I was also doing modeling gigs when I started, and was shocked at the way this world worked. One brand edited me three sizes smaller. I seriously questioned it, knowing what these companies were showing online wasn’t what the customer was getting when they ordered the garments.

That’s when Rasmus and I decided to try it out and do it our own way. We just went for it with no business plan or anything.

Lundberg Toresson: What were the first days of starting Djerf Avenue like?

Djerf: That first collection came out of a selfish idea as I wanted to produce items that I missed in my wardrobe. We launched our first collection in December, 2019, and nearly immediately sold out. We didn’t have any space for the products, so we found empty warehouse locations we could rent for the weekend.

For months, we put all the boxes with extra items that didn’t sell in my mom and dad’s apartment and my old room became a storage for boxes. In the beginning, we would have one or two orders a day, so my mom and dad could pack those orders. When we had to restock, we’d find a new location to rent for three days and then go back to Mom and Dad’s apartment. Eventually, we rented an office and a warehouse here in Stockholm.

Our very first hire was my brother’s girlfriend, Agnes. Initially, we bribed her with tea and a cinnamon bun to teach us everything about the industry. She would help us for a couple of hours after working hours and help us figure it all out. She’s now our Head of Production.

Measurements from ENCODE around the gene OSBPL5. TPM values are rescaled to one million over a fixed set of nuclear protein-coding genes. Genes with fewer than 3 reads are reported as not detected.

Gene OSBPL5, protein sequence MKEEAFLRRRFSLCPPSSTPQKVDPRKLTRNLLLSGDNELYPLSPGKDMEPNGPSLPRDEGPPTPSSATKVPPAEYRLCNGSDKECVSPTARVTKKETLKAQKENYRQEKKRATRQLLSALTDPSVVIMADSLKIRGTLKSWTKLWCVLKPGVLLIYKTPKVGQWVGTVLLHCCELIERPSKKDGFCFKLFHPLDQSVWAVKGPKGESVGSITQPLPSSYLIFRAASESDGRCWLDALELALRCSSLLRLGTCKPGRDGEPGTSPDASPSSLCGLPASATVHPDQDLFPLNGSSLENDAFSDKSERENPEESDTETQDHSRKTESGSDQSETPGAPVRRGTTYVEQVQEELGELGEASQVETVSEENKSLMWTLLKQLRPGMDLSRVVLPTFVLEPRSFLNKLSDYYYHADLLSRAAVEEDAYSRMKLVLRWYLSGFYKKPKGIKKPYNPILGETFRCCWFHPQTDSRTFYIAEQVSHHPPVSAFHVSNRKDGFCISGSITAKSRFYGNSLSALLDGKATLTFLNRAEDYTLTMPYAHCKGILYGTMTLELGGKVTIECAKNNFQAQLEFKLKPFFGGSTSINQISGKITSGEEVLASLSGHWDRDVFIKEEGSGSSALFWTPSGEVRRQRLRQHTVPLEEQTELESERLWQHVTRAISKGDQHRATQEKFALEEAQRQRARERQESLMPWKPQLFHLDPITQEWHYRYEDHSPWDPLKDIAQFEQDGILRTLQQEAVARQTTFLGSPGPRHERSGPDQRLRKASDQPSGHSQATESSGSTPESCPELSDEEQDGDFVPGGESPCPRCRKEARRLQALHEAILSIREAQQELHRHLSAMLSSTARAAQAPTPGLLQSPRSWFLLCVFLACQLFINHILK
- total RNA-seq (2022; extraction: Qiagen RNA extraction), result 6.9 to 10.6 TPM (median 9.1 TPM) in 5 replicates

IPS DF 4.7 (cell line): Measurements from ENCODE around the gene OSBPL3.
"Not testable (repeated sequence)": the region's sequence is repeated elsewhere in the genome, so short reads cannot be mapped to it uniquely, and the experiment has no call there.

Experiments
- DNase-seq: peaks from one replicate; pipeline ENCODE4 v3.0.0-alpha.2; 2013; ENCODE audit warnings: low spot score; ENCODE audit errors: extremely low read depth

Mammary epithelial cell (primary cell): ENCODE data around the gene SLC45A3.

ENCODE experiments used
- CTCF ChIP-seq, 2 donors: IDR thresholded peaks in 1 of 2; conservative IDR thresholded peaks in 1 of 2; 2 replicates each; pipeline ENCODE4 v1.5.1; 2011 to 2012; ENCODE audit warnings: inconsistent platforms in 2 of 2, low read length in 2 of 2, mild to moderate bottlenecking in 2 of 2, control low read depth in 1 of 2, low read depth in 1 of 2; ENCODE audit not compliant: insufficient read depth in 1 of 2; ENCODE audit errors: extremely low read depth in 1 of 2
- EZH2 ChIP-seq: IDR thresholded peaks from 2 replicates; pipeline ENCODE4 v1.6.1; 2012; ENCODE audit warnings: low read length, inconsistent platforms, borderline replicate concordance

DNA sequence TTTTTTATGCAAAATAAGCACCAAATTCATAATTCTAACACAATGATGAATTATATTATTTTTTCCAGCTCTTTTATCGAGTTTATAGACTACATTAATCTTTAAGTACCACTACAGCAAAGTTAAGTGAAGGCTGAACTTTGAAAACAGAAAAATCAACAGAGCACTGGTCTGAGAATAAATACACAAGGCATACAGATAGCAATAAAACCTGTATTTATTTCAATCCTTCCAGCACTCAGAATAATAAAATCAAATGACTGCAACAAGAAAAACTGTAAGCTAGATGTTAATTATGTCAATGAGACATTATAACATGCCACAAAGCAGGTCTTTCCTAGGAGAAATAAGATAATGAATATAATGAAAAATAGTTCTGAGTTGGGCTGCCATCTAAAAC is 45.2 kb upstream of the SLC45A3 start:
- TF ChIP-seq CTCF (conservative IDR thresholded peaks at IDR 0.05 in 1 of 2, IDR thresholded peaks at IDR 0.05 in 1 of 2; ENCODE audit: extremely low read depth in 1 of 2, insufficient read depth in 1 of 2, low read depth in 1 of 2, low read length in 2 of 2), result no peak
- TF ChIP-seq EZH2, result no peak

That first collection makes up most of our core collection today, which I’m really proud of. I think there are just two items we only did for the first launch, the rest are still part of the core collection.

Lundberg Toresson: What was it like, visiting factories and deciding on who to work with when you didn’t have a lot of experience in that part of the industry?

Djerf: In the beginning, I needed to finance our operations so I was taking every single modeling job I could. We were in Portugal when we found a factory in a different Portuguese city we wanted to work with. We had reached out to many different factories and agencies, but nobody replied, but this one finally replied. They were the first ones to really believe in our idea, and we still work with them today.

I remember when we got our first sample, and could really only see it from a customer’s point of view. Agnes, however, our Head of Production, could really look at it from a designer’s point of view and look at the detailing and the stitching. I’ve had so many clothes myself that I kind of knew when it felt right and felt wrong, what kind of color we needed and materials, but she could better tell me if the quality was good or not. we owe so much to Agnes for helping us out.

Lundberg Toresson: How do you think about building the team at Djerf Avenue?